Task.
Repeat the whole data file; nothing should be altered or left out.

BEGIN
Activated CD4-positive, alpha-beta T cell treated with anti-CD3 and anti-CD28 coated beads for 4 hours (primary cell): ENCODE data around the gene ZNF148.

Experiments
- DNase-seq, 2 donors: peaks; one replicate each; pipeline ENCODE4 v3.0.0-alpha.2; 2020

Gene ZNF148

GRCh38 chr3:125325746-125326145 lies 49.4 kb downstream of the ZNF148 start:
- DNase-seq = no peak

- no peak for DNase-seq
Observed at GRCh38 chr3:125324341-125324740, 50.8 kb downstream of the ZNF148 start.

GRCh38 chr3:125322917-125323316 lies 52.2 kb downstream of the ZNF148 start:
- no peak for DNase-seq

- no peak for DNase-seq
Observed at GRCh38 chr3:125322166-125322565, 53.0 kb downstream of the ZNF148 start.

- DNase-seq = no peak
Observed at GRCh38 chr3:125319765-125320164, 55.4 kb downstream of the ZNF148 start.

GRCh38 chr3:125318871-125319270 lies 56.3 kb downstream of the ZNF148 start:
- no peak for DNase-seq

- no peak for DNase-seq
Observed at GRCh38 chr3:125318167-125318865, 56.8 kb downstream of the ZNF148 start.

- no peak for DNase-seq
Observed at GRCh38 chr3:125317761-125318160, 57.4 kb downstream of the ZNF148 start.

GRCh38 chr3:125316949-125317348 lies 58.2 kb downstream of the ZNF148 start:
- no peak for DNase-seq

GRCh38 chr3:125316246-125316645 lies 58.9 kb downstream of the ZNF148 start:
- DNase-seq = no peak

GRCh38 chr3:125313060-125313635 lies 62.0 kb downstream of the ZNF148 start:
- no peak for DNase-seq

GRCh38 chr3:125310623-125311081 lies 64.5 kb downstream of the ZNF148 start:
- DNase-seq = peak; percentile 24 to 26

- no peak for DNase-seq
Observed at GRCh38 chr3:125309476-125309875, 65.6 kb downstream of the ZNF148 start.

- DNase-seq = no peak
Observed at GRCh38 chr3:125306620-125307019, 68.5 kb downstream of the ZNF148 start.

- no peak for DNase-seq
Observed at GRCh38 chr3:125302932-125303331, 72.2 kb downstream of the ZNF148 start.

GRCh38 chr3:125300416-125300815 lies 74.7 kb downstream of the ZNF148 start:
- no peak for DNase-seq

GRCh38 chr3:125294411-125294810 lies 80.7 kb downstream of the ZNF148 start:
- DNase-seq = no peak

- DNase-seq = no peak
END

Activated CD4-positive, alpha-beta T cell treated with anti-CD3 and anti-CD28 coated beads for 4 hours (primary cell): ENCODE data around the gene ZNF148.

Experiments
- DNase-seq, 2 donors: peaks; one replicate each; pipeline ENCODE4 v3.0.0-alpha.2; 2020

Gene ZNF148

GRCh38 chr3:125325746-125326145 lies 49.4 kb downstream of the ZNF148 start:
- DNase-seq = no peak

- no peak for DNase-seq
Observed at GRCh38 chr3:125324341-125324740, 50.8 kb downstream of the ZNF148 start.

GRCh38 chr3:125322917-125323316 lies 52.2 kb downstream of the ZNF148 start:
- no peak for DNase-seq

- no peak for DNase-seq
Observed at GRCh38 chr3:125322166-125322565, 53.0 kb downstream of the ZNF148 start.

- DNase-seq = no peak
Observed at GRCh38 chr3:125319765-125320164, 55.4 kb downstream of the ZNF148 start.

GRCh38 chr3:125318871-125319270 lies 56.3 kb downstream of the ZNF148 start:
- no peak for DNase-seq

- no peak for DNase-seq
Observed at GRCh38 chr3:125318167-125318865, 56.8 kb downstream of the ZNF148 start.

- no peak for DNase-seq
Observed at GRCh38 chr3:125317761-125318160, 57.4 kb downstream of the ZNF148 start.

GRCh38 chr3:125316949-125317348 lies 58.2 kb downstream of the ZNF148 start:
- no peak for DNase-seq

GRCh38 chr3:125316246-125316645 lies 58.9 kb downstream of the ZNF148 start:
- DNase-seq = no peak

GRCh38 chr3:125313060-125313635 lies 62.0 kb downstream of the ZNF148 start:
- no peak for DNase-seq

GRCh38 chr3:125310623-125311081 lies 64.5 kb downstream of the ZNF148 start:
- DNase-seq = peak; percentile 24 to 26

- no peak for DNase-seq
Observed at GRCh38 chr3:125309476-125309875, 65.6 kb downstream of the ZNF148 start.

- DNase-seq = no peak
Observed at GRCh38 chr3:125306620-125307019, 68.5 kb downstream of the ZNF148 start.

- no peak for DNase-seq
Observed at GRCh38 chr3:125302932-125303331, 72.2 kb downstream of the ZNF148 start.

GRCh38 chr3:125300416-125300815 lies 74.7 kb downstream of the ZNF148 start:
- no peak for DNase-seq

GRCh38 chr3:125294411-125294810 lies 80.7 kb downstream of the ZNF148 start:
- DNase-seq = no peak

- DNase-seq = no peak